July 27, 2015
Interviewed by: David Snow

Expert Q&A with Steven Millner of Gen II Fund Services

Steven Millner, a managing principal at Gen II Fund Services, explains how they work with first-time fund managers to prepare them for the near-term and long-term challenges.

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Expert Q&A
With Steven Millner of Gen II Fund Services

How does Gen II support an emerging  manager?

Steve Millner, Gen II Fund Services: Emerging managers, or first-time funds, are a unique opportunity set for us – frankly, one that we really enjoy. Typically, first-time funds for us are three or four deal professionals who’ve come together who want to become entrepreneurs. And for us that’s exciting because we are entrepreneurs ourselves, so we get a seat at the table. We help our clients think through the ramifications of what it is going to take to launch the fund successfully. We have a boot camp, that we call, for first-time funds where we usually allocate an hour to go through terms and how the fund’s going to be managed. But what we really provide to a first-time fund is the ability to check the box as it relates to operating due diligence. LPs are looking at a fund, first-time fund, no differently than they look at an established fund. And they expect to see certain institutional processes.

What do emerging managers learn from this boot camp format?

Millner: The boot camp evolved serendipitously, and we learned that it had success. What we find is, that the principals of the firm know the deal flow but they really haven’t been involved in how to run the business of the business. There are certain GPs that are very sensitive to managing the IRR and there are techniques used – legitimate techniques – to help enhance the IRR. And we have a conversation about what that means.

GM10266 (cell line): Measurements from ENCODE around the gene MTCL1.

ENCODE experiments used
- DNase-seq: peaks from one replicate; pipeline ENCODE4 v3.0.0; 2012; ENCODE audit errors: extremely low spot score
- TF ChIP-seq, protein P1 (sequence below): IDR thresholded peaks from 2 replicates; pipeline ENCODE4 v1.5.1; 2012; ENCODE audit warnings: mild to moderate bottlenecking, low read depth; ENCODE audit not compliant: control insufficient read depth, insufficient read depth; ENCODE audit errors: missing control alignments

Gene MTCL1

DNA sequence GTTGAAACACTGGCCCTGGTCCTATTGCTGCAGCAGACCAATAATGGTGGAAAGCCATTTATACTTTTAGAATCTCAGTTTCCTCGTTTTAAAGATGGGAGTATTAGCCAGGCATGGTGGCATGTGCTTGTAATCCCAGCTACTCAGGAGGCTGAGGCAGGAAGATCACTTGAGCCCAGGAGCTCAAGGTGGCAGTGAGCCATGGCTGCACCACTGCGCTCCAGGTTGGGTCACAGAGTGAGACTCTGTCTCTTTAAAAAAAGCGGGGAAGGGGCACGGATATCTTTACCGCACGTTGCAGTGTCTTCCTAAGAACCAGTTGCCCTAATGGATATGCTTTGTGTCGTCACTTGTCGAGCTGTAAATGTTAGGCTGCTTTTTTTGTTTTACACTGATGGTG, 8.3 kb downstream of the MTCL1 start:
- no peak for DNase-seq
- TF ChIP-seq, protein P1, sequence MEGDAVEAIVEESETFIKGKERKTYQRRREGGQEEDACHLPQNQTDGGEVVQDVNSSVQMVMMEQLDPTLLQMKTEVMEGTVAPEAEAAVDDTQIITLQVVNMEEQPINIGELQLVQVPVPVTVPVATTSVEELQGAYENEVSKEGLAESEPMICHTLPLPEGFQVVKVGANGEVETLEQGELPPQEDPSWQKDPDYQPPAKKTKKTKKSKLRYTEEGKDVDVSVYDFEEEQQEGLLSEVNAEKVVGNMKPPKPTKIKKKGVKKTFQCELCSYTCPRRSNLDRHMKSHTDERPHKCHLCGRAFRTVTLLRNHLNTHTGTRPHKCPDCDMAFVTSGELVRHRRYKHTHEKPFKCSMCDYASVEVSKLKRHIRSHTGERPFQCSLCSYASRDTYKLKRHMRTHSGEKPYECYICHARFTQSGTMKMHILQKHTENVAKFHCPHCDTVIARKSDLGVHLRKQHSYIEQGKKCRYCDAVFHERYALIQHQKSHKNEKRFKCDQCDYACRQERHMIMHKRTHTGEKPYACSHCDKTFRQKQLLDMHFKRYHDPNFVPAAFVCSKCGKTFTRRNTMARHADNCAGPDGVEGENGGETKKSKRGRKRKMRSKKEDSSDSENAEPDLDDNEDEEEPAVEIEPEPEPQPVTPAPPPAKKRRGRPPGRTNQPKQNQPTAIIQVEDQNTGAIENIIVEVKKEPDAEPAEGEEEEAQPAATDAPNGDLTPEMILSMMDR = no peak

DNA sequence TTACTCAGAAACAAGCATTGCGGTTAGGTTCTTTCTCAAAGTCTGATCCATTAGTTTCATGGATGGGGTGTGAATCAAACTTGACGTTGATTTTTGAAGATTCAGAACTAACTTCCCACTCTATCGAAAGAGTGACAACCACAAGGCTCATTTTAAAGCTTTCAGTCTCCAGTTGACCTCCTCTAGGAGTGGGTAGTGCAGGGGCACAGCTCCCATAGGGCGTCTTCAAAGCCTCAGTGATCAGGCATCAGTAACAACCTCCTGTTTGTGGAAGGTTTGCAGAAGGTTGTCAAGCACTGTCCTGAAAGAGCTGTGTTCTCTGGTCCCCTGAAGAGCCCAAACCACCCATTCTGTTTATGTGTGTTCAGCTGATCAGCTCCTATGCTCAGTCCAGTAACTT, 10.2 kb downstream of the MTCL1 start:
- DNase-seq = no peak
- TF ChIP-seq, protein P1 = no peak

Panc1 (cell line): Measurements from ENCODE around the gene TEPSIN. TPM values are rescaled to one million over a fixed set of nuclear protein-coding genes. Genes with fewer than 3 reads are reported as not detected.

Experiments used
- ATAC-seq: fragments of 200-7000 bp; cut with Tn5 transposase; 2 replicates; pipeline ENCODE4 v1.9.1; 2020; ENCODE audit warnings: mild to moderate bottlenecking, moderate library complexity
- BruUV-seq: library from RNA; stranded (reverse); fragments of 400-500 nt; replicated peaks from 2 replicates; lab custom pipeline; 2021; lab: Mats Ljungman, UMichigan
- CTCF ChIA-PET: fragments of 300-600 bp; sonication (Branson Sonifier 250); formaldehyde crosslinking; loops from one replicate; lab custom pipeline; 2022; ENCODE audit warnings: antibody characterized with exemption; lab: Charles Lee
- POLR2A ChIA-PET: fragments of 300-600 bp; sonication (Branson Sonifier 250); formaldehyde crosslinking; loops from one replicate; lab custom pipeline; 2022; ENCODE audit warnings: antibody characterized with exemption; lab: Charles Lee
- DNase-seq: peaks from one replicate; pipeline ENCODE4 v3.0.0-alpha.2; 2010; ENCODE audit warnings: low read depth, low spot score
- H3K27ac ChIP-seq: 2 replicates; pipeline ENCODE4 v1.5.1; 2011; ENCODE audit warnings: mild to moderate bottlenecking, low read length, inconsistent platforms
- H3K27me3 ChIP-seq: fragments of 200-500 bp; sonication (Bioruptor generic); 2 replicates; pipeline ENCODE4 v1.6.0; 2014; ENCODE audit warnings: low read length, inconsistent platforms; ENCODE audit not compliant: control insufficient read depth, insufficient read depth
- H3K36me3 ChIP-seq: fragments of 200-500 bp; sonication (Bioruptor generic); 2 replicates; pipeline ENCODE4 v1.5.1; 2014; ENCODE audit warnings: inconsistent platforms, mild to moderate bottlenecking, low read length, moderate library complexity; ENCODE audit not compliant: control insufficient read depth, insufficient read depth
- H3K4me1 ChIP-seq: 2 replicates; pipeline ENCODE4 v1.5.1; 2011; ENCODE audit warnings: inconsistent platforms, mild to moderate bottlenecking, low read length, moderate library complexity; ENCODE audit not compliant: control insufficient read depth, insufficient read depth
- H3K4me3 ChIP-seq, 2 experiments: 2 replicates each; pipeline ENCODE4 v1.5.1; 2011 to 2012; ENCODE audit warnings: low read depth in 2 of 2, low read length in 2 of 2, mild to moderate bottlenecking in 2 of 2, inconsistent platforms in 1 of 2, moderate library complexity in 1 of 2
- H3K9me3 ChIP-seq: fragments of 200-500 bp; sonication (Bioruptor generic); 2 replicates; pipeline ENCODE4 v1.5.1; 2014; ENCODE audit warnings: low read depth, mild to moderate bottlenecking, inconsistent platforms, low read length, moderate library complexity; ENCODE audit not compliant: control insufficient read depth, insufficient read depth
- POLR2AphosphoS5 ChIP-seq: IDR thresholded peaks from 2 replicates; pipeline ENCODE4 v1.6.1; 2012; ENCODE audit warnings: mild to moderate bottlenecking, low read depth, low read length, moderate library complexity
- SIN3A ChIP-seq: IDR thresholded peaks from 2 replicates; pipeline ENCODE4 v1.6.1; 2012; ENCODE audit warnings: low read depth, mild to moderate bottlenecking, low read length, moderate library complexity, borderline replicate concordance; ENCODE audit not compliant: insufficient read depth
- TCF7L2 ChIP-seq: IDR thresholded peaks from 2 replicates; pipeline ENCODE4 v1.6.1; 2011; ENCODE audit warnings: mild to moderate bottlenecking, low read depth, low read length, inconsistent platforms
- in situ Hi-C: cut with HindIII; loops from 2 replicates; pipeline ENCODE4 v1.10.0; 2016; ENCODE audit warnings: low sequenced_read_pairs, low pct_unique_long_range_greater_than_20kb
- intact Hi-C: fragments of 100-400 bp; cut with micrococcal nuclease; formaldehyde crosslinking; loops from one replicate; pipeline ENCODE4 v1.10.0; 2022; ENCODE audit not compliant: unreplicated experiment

How do you help first-time managers think about running their business?

Millner: What we’ve learned is while the managers are oftentimes focused on the returns that they’ll generate for their LPs, they also need to be thinking about the business of their business. And that can go from how does the carry get split? How management fees are structured, tax planning, personal planning. And they need to also think about future-proofing their business because remember, these funds have a 10 to 15-year life. And things change, and they need to put in a dynamic to effect change. Oftentimes we find that the sponsor’s really haven’t thought about that aspect of the business. And so by dialogue and by engaging, we bring our experience of 25 years to the table to start to ask provocative questions.